590 through resistor 576 while the source of transistor 580 is coupled to the gate of
PMOS transistor 590 through resistor 584.
Transistor 590 is coupled in series with current source 592 between the VDD power supply terminal and the ground terminal. The voltage produced at the gate of transistor 590 is stepped up by the transistor threshold voltage of transistor 590 to obtain the midrange voltage VMID at the source of transistor 590, which is input to the non- inverting terminal of comparator amplifier 600. Transistor 590 upshifts the sampled voltage by one threshold level to compensate for the voltage downshift introduced by transistors 572 and 580. In circuit 570, VREF drives the gate of NMOS fransistor 610, which is coupled in series with current source 612 between the VDD power supply terminal and the ground terminal. The source of transistor 610, in turn, is coupled to the gate of PMOS fransistor 622, which is coupled in series with current source 620 between the VDD power supply terminal and the ground terminal. The source of transistor 622 is coupled to the inverting input terminal of comparator amplifier 600 to provide a buffered reference signal SVREF-
In current sampling circuit 570, the current flowing through transistors 572 and
580 and, consequently, the voltage at the gate of transistor 590 is determined by VOH and
VOL- However, the current drawn by this circuit is drawn from VDD, not the terminals providing VOH and VOL- Likewise, transistor 610 draws current from VDD and not from the terminal providing VREF- Thus, circuit 570 provides less bus loading on these terminals because essentially no current is drawn through the gate terminals of the transistors 572, 580 and 610. Along the same lines, the only capacitance introduced to the external terminals is from the gate terminals of the transistors 572, 580 and 610, which is significantly less than the capacitance introduced by circuit 520 of FIG. 16. Note that in current sampling circuit 570, transistors 572, 580 and 610 are MOS transistors that effectively draw no current through their gates. Thus, these transistors may be viewed as being charge coupled or capacitively coupled to their respective bus terminals so that they draw virtually no current, which reduces the loading on these bus terminals. Furthermore, note that current control circuit 570 includes comparator amplifier 600, which features integrated offset control. FIG. 18 is a functional block diagram illustrating one embodiment of comparator amplifier 600. In FIG. 18, amplifier 600 includes a differential pair of NMOS transistors 658 and 664. Midrange voltage signal VMID drives the gate of fransistor 658 while buffered reference voltage signal SVREF drives the gate of transistor 664. NMOS transistor 658 is coupled in series with PMOS fransistor 652 and NMOS transistor 670 between the VDD power supply terminal and the ground terminal. Likewise, NMOS transistor 664 is coupled in series with PMOS transistor 654 and NMOS fransistor 674 between the VDD power supply terminal and the ground terminal.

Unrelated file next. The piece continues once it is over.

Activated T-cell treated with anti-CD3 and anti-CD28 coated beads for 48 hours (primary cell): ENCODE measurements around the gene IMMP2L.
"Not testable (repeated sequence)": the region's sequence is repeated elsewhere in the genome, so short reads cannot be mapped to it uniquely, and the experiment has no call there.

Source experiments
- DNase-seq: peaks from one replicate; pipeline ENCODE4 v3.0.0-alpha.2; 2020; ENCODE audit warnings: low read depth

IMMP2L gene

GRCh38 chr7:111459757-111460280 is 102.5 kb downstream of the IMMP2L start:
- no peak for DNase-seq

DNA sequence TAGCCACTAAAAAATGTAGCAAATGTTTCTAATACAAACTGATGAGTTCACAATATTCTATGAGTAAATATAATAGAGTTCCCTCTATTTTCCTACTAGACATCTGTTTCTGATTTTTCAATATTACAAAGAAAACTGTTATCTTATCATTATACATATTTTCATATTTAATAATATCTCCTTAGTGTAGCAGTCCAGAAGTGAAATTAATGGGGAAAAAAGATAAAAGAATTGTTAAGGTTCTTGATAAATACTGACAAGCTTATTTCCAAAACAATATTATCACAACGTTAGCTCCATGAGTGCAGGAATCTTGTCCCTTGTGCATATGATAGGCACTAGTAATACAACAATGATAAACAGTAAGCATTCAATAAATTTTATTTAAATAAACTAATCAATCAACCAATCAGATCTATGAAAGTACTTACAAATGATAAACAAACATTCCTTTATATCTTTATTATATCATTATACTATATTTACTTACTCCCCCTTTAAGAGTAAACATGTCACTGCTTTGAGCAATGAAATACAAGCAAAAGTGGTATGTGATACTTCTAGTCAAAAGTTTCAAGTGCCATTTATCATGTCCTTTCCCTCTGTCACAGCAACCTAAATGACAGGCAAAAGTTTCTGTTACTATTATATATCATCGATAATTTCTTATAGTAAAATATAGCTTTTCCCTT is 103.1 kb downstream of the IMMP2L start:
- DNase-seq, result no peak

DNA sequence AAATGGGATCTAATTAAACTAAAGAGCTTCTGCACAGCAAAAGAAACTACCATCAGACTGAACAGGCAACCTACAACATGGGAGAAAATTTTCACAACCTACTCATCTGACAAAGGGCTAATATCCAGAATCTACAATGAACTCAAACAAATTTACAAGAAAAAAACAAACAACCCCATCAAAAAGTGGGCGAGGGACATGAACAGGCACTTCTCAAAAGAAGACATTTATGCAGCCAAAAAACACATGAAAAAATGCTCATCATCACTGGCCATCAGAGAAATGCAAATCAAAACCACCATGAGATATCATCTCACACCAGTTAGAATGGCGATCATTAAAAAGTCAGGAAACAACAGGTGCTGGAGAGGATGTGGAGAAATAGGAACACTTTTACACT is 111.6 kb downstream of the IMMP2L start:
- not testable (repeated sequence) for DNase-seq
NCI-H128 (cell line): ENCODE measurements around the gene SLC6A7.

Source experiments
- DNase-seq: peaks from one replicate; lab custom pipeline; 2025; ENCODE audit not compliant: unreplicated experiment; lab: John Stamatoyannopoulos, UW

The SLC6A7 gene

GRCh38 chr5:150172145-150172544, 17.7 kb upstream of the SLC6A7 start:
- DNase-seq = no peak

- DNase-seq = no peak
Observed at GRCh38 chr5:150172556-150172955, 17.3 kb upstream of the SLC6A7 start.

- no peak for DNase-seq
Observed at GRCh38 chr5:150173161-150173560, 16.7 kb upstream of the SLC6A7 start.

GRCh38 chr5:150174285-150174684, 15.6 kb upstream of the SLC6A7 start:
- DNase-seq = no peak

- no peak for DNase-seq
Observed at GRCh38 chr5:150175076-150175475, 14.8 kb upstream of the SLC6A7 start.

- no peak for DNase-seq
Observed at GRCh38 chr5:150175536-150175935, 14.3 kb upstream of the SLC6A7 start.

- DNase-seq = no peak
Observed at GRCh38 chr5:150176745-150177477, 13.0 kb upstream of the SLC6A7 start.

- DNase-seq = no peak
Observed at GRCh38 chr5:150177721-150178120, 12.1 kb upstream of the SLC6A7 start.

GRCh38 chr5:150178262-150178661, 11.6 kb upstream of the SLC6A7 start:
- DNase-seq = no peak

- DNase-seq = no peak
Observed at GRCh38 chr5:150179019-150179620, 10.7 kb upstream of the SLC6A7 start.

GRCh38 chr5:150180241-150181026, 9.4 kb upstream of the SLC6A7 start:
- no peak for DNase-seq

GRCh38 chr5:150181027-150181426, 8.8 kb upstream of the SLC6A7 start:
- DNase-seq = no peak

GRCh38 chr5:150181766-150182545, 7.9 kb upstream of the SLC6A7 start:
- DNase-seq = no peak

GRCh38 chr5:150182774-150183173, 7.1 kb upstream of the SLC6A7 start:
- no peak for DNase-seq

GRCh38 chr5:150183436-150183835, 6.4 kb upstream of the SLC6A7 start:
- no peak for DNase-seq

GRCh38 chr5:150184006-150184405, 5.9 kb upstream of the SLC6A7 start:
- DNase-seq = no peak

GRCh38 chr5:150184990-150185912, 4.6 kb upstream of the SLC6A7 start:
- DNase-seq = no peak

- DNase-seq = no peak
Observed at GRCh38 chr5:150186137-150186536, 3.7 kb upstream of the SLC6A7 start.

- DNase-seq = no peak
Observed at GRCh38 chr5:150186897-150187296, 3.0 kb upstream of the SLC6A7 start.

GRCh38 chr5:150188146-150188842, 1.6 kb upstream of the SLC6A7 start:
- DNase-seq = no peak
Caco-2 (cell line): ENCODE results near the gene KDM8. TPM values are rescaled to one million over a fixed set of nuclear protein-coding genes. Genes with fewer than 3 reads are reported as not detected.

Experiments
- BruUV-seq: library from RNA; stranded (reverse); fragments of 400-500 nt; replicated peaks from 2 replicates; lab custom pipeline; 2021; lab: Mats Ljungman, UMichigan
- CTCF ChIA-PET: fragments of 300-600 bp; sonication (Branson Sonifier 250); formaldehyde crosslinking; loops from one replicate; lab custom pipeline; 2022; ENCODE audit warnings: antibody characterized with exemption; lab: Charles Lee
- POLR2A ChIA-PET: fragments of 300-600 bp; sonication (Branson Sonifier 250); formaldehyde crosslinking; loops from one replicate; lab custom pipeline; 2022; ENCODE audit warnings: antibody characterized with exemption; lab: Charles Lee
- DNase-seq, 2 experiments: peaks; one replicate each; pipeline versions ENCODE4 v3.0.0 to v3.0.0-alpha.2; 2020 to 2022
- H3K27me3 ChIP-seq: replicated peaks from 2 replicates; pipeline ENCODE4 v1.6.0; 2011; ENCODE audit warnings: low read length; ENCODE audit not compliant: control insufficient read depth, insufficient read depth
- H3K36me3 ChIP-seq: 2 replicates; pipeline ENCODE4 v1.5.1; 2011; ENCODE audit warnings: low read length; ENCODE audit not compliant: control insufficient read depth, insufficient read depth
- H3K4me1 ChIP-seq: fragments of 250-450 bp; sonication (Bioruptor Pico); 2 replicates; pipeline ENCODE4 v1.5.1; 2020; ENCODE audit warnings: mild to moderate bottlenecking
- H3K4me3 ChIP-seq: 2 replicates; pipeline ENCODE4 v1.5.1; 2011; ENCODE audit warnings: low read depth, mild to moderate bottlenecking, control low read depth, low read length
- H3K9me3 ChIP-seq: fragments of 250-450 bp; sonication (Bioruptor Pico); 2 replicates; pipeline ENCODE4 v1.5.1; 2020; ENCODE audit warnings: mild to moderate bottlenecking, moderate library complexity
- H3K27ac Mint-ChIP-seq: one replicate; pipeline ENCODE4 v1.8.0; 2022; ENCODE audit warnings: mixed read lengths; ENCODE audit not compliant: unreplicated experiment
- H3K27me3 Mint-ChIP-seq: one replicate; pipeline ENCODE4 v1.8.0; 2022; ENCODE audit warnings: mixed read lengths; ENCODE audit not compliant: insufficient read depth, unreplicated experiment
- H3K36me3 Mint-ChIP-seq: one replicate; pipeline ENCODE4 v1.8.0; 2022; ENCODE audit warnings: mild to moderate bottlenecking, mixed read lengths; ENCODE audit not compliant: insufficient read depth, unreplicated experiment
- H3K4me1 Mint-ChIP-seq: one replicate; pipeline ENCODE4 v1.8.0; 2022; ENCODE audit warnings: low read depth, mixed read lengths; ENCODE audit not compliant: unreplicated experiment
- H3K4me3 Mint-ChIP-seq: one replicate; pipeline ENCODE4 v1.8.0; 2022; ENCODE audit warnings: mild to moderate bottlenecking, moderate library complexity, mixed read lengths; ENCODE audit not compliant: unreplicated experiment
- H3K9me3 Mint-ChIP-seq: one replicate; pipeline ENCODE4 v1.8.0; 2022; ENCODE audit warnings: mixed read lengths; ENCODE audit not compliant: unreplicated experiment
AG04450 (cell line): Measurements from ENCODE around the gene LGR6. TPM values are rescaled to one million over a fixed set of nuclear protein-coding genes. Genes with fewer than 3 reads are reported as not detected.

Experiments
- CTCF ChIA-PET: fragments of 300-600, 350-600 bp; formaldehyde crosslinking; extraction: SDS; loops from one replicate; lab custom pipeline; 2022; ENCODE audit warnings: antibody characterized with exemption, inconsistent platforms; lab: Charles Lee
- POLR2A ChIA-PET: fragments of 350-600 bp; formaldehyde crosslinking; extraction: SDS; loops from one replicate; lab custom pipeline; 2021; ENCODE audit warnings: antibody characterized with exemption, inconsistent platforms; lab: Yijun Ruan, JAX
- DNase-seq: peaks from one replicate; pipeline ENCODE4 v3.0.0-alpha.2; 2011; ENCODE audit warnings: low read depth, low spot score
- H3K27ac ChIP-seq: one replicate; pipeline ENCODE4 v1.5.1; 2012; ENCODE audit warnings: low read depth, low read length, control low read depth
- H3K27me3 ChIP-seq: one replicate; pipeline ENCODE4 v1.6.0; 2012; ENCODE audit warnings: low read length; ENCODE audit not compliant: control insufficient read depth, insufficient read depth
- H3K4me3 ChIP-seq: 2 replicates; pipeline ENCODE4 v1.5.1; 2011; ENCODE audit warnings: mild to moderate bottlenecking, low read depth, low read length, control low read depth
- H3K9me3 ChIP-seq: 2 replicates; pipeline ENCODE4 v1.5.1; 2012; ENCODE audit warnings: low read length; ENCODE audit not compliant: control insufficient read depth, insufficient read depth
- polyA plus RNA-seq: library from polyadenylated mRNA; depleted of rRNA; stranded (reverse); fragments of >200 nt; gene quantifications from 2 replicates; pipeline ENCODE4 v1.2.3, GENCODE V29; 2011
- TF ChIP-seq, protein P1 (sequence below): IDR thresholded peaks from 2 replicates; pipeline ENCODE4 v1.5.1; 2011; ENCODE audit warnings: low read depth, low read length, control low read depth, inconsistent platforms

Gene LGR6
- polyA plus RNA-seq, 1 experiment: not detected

The gates of PMOS transistors 652 and 654 are coupled to the ground terminal such that the transistors operate as resistive loads. The gates of NMOS transistors 670 and 674 are driven by a bias voltage VBIAS such that the transistors operate as current sources. Another NMOS transistor 672 operates as a current source that is shared by both differential pairs. Capacitors 676 and 678 are coupled between the terminal that receives VBIAS and the ground terminal, where these capacitors may be fabricated as ΝMOS transistors having their source and drain terminals coupled to the ground terminal and their gate terminals coupled to the terminal that receives VBIAS-